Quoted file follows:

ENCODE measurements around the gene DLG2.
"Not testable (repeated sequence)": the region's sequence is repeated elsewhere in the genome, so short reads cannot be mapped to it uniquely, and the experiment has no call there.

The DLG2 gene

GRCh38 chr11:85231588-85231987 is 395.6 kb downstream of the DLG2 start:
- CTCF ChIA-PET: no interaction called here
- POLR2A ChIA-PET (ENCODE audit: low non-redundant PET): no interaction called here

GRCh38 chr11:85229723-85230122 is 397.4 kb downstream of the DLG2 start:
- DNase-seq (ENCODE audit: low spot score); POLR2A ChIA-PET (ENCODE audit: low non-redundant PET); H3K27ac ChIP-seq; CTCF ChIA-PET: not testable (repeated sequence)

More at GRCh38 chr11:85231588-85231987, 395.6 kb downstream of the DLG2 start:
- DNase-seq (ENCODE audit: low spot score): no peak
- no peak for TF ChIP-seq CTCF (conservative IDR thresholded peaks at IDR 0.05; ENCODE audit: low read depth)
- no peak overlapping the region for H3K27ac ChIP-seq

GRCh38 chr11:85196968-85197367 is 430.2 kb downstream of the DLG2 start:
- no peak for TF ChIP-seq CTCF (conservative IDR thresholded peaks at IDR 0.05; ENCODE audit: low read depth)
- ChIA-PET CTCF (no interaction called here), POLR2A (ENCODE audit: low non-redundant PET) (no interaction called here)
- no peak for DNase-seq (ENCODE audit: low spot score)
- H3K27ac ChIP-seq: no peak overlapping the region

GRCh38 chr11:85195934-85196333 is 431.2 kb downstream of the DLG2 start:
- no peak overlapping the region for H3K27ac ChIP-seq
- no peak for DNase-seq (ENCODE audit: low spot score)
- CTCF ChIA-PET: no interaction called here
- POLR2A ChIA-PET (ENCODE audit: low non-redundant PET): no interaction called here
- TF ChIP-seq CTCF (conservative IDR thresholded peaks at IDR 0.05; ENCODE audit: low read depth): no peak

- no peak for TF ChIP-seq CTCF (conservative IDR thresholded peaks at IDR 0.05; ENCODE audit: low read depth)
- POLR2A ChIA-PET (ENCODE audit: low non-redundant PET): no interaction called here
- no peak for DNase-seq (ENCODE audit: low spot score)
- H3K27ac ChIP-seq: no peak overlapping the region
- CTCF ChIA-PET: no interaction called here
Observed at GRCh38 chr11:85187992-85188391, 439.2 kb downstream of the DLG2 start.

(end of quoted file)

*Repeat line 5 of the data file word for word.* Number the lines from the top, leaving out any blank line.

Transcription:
- CTCF ChIA-PET: no interaction called here